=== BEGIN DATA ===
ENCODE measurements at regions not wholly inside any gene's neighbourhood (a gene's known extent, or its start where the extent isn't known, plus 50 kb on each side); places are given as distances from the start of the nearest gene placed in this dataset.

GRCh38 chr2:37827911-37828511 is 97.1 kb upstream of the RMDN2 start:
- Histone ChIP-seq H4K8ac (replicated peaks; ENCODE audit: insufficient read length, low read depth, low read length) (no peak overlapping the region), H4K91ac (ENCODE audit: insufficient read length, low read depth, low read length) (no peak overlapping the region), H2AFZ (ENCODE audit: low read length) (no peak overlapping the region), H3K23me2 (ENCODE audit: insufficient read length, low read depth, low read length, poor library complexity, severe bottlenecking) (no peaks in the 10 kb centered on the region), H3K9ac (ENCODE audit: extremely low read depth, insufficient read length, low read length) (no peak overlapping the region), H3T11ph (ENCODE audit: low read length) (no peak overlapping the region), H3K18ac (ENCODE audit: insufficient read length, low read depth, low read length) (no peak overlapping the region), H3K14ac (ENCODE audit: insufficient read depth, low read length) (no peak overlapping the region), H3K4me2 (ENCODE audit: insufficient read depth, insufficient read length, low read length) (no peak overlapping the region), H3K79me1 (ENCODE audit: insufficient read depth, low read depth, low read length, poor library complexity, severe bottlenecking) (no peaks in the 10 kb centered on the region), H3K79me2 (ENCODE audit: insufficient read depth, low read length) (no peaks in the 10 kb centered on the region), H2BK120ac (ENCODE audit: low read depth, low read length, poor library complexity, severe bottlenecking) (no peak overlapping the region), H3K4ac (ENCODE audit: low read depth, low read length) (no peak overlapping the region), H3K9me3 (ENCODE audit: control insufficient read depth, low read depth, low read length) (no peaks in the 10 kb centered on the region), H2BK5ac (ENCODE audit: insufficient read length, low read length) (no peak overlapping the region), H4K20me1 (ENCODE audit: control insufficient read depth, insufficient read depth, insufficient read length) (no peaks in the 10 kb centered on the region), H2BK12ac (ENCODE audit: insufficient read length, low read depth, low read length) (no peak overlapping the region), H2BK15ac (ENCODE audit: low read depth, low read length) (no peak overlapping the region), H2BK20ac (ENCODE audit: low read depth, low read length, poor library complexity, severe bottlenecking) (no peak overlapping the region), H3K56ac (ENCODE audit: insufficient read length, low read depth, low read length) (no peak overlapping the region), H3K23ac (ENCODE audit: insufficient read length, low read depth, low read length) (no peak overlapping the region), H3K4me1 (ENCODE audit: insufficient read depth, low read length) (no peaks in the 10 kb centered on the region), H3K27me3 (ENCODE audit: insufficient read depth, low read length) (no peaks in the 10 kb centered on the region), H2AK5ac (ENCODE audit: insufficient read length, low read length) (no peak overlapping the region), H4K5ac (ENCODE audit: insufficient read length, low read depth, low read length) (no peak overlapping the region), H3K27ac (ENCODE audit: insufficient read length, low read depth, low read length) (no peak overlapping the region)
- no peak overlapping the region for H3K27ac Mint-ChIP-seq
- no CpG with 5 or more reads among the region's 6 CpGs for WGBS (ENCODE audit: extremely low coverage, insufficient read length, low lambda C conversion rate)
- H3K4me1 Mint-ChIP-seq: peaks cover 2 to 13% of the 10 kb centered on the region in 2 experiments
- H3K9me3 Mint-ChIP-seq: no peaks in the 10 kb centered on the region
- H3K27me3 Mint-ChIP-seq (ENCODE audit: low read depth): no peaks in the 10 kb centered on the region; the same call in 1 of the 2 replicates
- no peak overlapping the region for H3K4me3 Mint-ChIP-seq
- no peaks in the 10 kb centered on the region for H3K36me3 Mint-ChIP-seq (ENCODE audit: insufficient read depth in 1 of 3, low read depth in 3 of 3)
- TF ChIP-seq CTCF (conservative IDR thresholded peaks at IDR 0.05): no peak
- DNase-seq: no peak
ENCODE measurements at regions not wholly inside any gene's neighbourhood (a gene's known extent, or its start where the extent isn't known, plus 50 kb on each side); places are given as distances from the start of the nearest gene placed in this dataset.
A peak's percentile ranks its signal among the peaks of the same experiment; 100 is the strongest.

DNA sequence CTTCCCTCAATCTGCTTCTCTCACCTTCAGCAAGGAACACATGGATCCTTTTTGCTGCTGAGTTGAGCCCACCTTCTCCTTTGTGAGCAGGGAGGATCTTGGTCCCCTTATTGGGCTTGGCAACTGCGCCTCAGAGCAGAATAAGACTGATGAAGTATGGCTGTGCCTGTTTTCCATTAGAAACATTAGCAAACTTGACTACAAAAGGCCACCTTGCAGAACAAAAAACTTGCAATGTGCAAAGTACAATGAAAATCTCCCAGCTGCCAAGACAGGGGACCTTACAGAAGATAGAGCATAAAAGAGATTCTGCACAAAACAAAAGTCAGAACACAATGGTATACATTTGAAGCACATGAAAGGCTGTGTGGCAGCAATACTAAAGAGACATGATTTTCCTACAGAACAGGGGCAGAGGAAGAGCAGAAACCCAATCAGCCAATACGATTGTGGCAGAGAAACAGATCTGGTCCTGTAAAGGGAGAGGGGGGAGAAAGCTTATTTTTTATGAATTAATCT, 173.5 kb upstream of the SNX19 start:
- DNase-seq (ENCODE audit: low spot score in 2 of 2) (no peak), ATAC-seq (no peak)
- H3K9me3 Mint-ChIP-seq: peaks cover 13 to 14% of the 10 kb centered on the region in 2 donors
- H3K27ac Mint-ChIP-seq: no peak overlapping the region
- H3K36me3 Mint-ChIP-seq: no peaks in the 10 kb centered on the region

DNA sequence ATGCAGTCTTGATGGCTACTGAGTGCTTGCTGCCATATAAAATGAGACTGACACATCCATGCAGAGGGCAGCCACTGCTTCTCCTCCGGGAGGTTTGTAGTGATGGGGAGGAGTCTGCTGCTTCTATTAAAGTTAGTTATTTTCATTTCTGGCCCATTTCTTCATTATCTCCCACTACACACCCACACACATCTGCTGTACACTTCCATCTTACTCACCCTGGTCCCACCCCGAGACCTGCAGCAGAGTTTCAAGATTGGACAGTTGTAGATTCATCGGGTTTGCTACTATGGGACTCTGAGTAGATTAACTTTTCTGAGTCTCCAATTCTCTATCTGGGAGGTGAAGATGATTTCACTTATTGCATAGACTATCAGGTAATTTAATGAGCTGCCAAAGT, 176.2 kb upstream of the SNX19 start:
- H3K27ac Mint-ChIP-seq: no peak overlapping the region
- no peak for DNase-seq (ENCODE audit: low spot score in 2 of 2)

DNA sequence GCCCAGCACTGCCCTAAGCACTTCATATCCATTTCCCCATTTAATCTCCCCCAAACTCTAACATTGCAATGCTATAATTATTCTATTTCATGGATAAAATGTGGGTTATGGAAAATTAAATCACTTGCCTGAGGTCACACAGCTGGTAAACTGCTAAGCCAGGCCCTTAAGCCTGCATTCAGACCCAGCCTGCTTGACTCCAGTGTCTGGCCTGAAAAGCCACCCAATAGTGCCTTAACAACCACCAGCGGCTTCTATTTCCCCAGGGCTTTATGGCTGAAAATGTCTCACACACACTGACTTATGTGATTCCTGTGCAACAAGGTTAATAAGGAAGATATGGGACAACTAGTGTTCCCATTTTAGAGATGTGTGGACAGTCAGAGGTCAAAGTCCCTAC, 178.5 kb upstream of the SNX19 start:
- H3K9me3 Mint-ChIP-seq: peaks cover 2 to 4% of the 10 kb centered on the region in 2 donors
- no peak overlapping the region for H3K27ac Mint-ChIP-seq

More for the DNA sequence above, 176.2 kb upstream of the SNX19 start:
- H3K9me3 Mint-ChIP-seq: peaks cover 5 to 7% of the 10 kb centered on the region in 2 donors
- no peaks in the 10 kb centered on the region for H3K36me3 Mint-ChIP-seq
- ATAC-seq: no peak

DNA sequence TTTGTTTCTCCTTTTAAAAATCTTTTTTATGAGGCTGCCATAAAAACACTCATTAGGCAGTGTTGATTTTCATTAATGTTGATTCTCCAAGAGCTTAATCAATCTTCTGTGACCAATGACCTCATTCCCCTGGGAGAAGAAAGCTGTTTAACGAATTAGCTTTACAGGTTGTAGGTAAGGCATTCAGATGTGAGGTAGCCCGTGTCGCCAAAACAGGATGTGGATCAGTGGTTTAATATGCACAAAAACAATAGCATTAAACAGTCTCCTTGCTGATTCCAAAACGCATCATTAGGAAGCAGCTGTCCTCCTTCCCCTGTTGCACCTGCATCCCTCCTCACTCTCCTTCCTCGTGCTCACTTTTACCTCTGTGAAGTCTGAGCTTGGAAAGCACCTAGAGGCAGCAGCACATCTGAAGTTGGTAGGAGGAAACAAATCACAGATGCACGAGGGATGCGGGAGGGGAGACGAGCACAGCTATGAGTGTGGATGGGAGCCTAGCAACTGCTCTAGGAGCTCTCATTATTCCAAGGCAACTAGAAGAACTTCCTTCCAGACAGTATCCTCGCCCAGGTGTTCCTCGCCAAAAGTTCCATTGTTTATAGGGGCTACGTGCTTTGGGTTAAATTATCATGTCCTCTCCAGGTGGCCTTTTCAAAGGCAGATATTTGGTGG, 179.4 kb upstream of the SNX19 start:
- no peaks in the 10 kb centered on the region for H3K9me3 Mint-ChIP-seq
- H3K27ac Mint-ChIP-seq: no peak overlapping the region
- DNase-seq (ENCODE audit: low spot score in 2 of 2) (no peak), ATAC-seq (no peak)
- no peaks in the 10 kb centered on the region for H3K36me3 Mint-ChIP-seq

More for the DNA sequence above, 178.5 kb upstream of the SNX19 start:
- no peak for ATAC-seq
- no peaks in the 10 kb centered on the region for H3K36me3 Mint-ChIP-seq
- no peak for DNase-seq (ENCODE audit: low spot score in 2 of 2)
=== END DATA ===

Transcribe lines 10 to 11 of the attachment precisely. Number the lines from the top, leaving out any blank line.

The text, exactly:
- no peaks in the 10 kb centered on the region for H3K36me3 Mint-ChIP-seq (ENCODE audit: insufficient read depth in 1 of 3, low read depth in 3 of 3)
- TF ChIP-seq CTCF (conservative IDR thresholded peaks at IDR 0.05): no peak